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Internet giants back Senate effort to reinstate net neutrality rules

Internet giants back Senate effort to reinstate net neutrality rules
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A trade group representing internet giants including Google and Facebook is throwing its support behind a bill that would reverse the repeal of the Federal Communications Commission’s (FCC) net neutrality rules.

The Internet Association (IA) on Thursday sent a letter to Senate Majority Leader Mitch McConnellAddison (Mitch) Mitchell McConnellLawmakers feel pressure on guns Bipartisan group of House lawmakers urge action on Export-Import Bank nominees Curbelo Dem rival lashes out over immigration failure MORE (R-Ky.) and Minority Leader Charles SchumerCharles (Chuck) Ellis SchumerDemocrats now attack internet rules they once embraced Schumer: Trump budget would ‘cripple’ gun background checks Schumer: Senate Republicans' silence 'deafening' on guns, Russia MORE (D-N.Y.) arguing that the FCC rules should be reinstated.

“Strong net neutrality rules are necessitated by, among other factors, the lack of competition in the broadband service market,” Michael Beckerman, the group’s CEO, wrote. “More than half of all Americans have no choice in their provider, and 87 percent of rural Americans have no choice.”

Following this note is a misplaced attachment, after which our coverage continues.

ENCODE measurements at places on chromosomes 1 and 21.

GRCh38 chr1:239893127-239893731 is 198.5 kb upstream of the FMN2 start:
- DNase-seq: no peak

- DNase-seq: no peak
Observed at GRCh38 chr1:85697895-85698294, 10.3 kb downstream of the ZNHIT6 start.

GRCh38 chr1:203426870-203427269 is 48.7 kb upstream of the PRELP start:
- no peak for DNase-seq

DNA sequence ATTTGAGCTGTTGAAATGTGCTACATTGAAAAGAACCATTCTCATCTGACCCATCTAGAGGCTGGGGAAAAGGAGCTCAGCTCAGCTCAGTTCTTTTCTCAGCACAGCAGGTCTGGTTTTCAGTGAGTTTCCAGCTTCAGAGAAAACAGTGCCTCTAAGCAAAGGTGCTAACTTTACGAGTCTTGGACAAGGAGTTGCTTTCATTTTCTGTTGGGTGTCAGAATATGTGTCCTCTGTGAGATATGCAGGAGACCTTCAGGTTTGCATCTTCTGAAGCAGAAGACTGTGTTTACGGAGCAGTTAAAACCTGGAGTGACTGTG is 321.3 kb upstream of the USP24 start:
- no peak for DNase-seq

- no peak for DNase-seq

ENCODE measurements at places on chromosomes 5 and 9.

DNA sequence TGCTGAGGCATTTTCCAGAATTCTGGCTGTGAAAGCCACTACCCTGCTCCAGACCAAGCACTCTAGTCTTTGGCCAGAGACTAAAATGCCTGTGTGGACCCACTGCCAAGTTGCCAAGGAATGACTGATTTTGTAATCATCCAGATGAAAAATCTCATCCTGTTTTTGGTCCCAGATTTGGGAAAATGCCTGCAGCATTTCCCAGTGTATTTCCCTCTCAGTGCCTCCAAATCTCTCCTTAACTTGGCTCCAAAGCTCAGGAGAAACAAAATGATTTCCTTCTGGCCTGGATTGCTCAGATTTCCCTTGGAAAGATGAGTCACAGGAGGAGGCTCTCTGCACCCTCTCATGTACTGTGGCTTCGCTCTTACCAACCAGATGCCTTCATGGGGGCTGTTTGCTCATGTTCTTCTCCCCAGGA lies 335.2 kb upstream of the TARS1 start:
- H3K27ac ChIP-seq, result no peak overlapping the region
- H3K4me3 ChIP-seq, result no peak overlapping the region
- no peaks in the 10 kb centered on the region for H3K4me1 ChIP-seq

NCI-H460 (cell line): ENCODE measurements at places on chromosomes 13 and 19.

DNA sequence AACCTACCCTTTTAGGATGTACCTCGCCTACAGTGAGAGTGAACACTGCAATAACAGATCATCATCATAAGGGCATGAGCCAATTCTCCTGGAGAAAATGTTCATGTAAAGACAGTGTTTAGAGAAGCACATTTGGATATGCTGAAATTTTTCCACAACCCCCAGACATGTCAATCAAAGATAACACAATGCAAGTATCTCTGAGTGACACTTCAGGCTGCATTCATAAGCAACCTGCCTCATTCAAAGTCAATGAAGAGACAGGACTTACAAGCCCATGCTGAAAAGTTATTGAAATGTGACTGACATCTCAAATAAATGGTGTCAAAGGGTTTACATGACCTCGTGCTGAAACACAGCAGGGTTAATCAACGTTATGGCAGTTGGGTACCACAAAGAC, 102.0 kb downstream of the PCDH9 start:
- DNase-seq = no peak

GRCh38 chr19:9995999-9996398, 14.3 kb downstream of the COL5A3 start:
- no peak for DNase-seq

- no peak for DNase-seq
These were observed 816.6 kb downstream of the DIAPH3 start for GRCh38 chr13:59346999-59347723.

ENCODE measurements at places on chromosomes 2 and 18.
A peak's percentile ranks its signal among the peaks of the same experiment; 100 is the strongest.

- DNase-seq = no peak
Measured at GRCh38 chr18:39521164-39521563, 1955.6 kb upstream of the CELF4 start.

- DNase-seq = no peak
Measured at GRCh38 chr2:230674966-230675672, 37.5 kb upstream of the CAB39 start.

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A Senate bill that would overturn the FCC’s December decision has nearly enough support to pass the chamber. Every Democrat and one Republican have announced their support for the bill, meaning that it needs just one more GOP senator to put it over the top. Democrats have promised to force a vote.

IA said while they support the legislation, they are also calling on lawmakers to codify the net neutrality rules into law with a bipartisan bill.

Some net neutrality supporters oppose any attempts at legislation out of fear that it would fall short of the Obama-era FCC protections, while Republicans and many in the private sector argue that it would help avoid the uncertainty brought by the back-and-forth at the FCC.

“The time has come for a bipartisan effort to establish permanent net neutrality rules for consumers, startups, established internet businesses, and internet service providers,” Beckerman wrote.